A material stronger than diamond has been discovered by scientists. They claim that lonsdaleite may both instruct us on the history of the earth’s evolution and strengthen instruments used in industry, such as drill bits and saw blades.
Diamonds, go along. The bling in town is stronger. Meet lonsdaleite, a long-held idea. Scientists have now confirmed that it exists on Earth, according to CNN. Get ready for this: lonsdaleite and diamonds both include carbon, but lonsdaleite has a hexagonal atomic structure, whereas diamonds have a cubic atomic structure. What is the major difference, then? The stone is 58% stronger than standard diamonds thanks to its hexagonal structure.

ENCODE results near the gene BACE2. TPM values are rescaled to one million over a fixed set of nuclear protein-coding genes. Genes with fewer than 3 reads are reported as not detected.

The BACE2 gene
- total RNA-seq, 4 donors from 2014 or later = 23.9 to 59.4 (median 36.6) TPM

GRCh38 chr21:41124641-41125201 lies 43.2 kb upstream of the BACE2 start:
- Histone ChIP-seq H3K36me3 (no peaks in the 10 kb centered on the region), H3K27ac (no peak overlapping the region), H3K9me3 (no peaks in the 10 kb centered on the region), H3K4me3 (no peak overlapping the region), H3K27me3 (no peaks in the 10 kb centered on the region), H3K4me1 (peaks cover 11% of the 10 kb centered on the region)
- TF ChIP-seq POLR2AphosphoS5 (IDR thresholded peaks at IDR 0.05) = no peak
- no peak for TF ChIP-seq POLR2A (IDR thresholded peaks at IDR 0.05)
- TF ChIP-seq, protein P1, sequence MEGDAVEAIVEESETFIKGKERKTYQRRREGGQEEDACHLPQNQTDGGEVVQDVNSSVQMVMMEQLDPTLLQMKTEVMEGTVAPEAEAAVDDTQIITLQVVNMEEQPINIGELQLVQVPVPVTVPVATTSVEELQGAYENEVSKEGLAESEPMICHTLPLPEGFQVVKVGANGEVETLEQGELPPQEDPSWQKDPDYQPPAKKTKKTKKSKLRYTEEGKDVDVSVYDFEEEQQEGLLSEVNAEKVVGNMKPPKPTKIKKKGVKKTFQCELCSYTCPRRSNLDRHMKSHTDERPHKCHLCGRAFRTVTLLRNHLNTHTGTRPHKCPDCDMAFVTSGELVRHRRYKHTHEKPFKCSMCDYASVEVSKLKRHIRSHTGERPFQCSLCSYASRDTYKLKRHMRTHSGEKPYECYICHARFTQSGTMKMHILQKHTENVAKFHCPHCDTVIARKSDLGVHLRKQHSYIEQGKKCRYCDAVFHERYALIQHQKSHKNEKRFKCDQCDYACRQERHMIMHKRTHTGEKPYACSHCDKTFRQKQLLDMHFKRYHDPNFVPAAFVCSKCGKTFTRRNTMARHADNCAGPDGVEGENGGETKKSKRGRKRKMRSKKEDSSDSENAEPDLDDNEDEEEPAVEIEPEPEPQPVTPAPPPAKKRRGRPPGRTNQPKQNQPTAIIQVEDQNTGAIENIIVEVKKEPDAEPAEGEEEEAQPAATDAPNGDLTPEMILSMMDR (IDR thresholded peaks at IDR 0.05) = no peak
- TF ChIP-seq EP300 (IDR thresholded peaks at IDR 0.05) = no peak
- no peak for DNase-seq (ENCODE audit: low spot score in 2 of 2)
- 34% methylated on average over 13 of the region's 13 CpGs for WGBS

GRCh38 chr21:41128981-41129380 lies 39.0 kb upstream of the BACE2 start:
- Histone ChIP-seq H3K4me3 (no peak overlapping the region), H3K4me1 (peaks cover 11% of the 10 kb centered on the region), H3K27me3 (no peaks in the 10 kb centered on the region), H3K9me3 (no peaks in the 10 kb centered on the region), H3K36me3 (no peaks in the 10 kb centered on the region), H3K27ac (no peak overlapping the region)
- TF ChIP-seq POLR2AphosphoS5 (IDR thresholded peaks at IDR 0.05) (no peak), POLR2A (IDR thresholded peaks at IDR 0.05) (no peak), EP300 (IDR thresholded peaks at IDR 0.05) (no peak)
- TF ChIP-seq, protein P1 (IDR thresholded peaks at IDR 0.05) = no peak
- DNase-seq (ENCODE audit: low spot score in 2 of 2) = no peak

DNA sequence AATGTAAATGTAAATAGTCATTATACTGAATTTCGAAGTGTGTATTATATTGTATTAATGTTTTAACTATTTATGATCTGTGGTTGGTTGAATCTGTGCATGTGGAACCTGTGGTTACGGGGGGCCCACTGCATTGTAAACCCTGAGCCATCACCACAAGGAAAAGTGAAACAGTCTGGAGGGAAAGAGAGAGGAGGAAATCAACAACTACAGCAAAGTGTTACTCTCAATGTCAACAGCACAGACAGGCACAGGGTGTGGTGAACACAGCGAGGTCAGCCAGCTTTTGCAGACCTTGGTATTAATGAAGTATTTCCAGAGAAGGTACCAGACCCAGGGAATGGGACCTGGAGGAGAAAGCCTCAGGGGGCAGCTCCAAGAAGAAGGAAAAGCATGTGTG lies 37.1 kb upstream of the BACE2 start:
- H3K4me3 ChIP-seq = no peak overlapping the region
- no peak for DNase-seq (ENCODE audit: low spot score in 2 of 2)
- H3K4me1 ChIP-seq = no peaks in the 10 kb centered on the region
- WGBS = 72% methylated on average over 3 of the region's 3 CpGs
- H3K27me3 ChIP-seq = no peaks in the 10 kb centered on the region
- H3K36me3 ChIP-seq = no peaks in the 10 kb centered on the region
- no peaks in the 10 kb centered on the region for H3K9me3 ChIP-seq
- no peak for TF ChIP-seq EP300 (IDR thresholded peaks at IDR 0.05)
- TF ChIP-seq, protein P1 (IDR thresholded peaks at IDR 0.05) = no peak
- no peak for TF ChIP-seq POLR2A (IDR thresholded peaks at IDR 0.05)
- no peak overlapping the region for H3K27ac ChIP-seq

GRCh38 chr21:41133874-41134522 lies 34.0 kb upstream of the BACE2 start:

Lonsdaleite was discovered in a meteorite that, according to scientists, originated from a billions of year old dwarf planet. When an asteroid struck that planet, pressure was released, resulting in the formation of the stone. Lonsdaleite’s high hardness may be used to create extremely robust tools for use in industrial settings. However, researchers also believe that this discovery can help us understand how the cosmos interacts and, ultimately, how Earth became a planet.
Dihexagonal dipyramidal (6/mmm)
H-M symbol: (6/m 2/m 2/m)
a = 2.51 Å, c = 4.12 Å; Z = 4